Reader’s Question on Arbitrage


 Reader’s Question

Please post your question rather than email directly to me (unless you do not get a response within two days) because (1) Other readers probably have similar questions and (2) your email may go into spam or be overlooked.

Don’t be embarrassed. If you ask, “What is a balance sheet?” I won’t give you the answer but I will tell you where to look and how to learn on your own.


I’ve mentioned this before but I’m an avid reader of the blog. I’m currently going through your old posts one by one and learning a lot. Yours is one of 2 or 3 other blogs that I am reading the archives.

My question is about arbitrage (tenders and merger arb). I’ve been reading through Buffett’s old letters and in the late 1980’s he had quite an impressive run with his arbitrage investments (I think in 1987 he made around 80% on his arb investments).

Both he and Graham seem to have had long time success for decades using merger arb and other arbitrage techniques. Buffett mentioned in one of his letters that during the 63 years that Graham, Buffett LTD, and Berkshire practiced arbitrage, they made 20% annually on that strategy.

I’m wondering how often you employ any of these strategies in your portfolio? I’m also wondering if it’s more valuable to spend time working on tradition valuations of companies before treading into this highly specialized area? I think you mentioned you look for liquidations when the market gets too high, which I would group into this special situations category. It seems like a specialized area, but also seems like an area that would add uncorrelated returns to the portfolio, and serve as a great substitute for cash when markets begin to become overvalued.

Would love to hear your thoughts on merger arb if you have time… Thanks

My Reply

First, you should learn about arbitrage because all investing involves some form of arbitrage. Typically, the average investor takes an immediate to 6 month view but value in equities must be measured over the company lifetime (equities are perpetual securities) so value investors use time arbitrage to benefit. Also, spin-offs are one area to find uneconomic selling. Pursue your studies.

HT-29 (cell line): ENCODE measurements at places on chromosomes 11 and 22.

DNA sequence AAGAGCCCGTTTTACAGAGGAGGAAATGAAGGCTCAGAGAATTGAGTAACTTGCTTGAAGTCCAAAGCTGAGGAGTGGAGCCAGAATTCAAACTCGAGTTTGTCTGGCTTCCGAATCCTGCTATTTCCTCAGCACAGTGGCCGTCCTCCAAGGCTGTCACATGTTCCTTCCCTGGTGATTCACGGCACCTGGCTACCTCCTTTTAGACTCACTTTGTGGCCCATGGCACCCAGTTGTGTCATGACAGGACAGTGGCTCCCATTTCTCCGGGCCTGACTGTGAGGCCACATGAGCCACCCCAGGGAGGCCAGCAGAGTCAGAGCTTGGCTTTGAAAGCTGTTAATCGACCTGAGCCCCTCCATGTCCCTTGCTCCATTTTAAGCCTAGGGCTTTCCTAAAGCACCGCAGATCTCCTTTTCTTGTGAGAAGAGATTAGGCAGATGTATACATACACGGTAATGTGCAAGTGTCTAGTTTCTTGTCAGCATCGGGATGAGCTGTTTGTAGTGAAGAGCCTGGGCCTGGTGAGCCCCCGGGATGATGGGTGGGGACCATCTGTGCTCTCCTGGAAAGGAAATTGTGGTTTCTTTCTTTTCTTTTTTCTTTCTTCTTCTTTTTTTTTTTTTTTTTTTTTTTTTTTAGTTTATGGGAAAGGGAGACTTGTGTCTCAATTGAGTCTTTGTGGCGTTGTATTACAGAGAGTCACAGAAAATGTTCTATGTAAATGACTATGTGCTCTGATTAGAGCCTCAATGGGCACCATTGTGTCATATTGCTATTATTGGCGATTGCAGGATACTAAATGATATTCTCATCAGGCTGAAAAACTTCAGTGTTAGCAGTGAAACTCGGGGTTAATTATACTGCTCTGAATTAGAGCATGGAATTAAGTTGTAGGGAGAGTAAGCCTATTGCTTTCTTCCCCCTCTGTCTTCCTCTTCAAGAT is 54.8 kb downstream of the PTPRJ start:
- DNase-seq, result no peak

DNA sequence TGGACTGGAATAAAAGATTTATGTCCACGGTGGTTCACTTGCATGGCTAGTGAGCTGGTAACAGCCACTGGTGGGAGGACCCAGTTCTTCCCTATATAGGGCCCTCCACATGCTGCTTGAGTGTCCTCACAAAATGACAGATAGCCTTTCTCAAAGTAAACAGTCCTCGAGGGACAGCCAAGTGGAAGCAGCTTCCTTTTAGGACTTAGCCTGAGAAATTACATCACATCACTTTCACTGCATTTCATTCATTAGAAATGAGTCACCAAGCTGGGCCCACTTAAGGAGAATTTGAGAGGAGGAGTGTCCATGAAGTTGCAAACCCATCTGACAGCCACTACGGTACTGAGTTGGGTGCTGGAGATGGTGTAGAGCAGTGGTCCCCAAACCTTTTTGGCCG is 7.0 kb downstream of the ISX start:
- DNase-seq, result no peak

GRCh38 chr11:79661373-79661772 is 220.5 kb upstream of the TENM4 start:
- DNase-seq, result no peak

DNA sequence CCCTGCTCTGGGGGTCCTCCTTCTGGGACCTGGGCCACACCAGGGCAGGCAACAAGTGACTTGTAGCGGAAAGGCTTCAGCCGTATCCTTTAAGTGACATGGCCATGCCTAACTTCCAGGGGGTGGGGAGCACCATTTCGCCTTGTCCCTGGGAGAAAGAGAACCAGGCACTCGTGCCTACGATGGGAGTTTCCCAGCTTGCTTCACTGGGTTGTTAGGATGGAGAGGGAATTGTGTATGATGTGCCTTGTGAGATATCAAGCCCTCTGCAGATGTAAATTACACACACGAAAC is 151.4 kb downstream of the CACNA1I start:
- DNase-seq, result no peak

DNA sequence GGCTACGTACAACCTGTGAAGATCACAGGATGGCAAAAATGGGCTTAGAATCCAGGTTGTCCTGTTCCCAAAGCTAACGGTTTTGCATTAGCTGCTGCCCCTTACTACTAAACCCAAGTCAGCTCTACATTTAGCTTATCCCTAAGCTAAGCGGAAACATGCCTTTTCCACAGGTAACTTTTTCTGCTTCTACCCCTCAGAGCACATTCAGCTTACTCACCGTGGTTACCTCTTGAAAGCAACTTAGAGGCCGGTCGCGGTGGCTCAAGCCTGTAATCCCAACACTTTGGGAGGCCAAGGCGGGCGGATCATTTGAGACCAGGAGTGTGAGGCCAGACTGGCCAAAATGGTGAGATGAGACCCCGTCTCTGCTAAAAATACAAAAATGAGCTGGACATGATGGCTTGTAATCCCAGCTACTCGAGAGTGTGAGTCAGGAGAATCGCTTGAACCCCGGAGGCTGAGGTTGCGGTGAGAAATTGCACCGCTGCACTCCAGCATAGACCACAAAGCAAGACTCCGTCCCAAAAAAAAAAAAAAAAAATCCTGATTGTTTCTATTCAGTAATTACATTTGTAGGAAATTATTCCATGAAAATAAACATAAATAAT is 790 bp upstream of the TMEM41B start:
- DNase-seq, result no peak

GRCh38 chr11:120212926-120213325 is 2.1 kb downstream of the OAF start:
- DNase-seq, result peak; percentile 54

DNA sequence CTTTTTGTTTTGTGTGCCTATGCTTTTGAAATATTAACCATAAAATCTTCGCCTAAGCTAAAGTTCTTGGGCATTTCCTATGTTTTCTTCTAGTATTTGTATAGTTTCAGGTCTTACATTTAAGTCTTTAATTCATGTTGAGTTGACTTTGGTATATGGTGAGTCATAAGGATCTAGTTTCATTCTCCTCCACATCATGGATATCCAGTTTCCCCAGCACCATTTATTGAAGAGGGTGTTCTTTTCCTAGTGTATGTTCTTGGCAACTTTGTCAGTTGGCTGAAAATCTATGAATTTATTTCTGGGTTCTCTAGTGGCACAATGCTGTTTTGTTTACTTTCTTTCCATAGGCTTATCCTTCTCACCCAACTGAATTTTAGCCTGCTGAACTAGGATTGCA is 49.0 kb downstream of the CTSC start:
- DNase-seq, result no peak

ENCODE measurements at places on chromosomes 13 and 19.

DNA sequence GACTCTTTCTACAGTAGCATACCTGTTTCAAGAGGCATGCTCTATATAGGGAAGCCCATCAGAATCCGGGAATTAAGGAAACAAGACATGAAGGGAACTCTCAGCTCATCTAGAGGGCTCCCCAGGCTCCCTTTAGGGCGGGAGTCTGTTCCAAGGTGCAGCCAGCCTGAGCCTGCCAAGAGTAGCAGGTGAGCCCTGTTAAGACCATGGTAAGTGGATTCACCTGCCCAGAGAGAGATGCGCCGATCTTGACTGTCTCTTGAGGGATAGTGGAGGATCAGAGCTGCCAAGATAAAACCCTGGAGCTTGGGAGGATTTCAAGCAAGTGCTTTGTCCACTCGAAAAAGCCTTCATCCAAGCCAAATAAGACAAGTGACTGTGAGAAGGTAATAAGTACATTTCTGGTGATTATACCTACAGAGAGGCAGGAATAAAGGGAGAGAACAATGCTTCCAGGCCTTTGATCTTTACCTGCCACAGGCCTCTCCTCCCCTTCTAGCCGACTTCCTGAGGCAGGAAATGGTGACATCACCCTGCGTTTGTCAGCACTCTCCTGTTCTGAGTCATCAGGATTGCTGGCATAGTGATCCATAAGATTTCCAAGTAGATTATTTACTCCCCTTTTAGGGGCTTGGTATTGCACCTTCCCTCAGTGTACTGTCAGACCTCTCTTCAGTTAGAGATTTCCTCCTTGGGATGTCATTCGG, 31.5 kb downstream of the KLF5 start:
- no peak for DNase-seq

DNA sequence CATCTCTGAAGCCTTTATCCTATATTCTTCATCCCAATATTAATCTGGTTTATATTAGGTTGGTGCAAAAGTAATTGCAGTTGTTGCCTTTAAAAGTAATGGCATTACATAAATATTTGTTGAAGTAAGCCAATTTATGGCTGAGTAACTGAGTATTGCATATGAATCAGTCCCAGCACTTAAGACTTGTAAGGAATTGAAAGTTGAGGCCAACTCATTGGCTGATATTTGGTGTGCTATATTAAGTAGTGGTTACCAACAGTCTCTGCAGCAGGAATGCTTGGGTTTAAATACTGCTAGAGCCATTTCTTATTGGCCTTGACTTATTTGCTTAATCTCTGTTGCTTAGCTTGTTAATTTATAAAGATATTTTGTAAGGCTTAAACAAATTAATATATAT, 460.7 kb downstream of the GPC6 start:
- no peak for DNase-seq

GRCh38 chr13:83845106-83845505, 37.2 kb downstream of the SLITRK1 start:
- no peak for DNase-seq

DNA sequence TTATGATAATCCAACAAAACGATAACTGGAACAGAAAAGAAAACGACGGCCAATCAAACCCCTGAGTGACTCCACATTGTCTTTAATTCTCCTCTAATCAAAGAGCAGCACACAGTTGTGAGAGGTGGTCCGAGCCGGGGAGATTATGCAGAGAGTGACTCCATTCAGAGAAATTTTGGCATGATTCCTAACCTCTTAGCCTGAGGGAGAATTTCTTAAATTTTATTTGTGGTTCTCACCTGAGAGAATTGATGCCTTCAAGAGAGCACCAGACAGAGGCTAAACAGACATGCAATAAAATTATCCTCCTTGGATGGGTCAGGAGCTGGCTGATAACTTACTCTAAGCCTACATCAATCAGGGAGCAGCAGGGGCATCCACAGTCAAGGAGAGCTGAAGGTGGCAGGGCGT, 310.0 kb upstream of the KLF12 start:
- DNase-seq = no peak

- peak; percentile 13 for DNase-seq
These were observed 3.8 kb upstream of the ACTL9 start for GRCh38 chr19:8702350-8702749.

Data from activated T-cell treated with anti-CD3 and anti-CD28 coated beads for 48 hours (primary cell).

Read Klarman’s book Margin of Safety, Greenblatt’s Genius Book, Berkshire’s letters and then look at past deals. Then go where you have the least competition–micro-caps going private, liquidations, etc.  Oddball Stocks is one blog and there are others to learn from.

I am opportunistic, but I have found over the past few years there has been so much money with low-to-zero interest rates competition that the spreads have been too narrow. Then when there were deals like Burlington Northern buyout from Berkshire back in 2009, the spreads were OK–18% annualized but at that time you could buy MMM at or under $50.


Pursuing merger arb depends upon your opportunity set. Also, don’t compete against the big trading desks on Wall Street–it isn’t worth the risk/reward.

I had a successful merger arb in Burlington Northern but I took my eye off ball in not investing more in the obvious. If I bought around $50 to $55 per share, today I would have a 5% growing dividend yield and a double plus tax deferral.

Today, I feel the environment for many stocks is like this:

However, there are sectors like small gold and silver mining stocks that are in a huge bear market–and for good reasons–but there are opportunities in the areas with the most hatred and plunging prices. Meanwhile the mania in cloud stocks like CRM continues.

There have been companies like NVDA and Intel that offer a more than fair price, but risks are higher than owning a NVR or SYK in the $50s.  My first goal is to find compounders–franchises that can compound capital over time (rare), then buy franchises at slight discounts (20% to maybe 30%) and sell when the margin of safety disappears like today with NVR.  Then I look for special situations or net/nets.

You have to be flexible and go where you find opportunity but understand the drawbacks of each approach and your own limitations.  So recently, I have few special situations in my portfolio but that shouldn’t stop you from pursuing special sits. Just know why you have an edge.

Good luck.


7 responses to “Reader’s Question on Arbitrage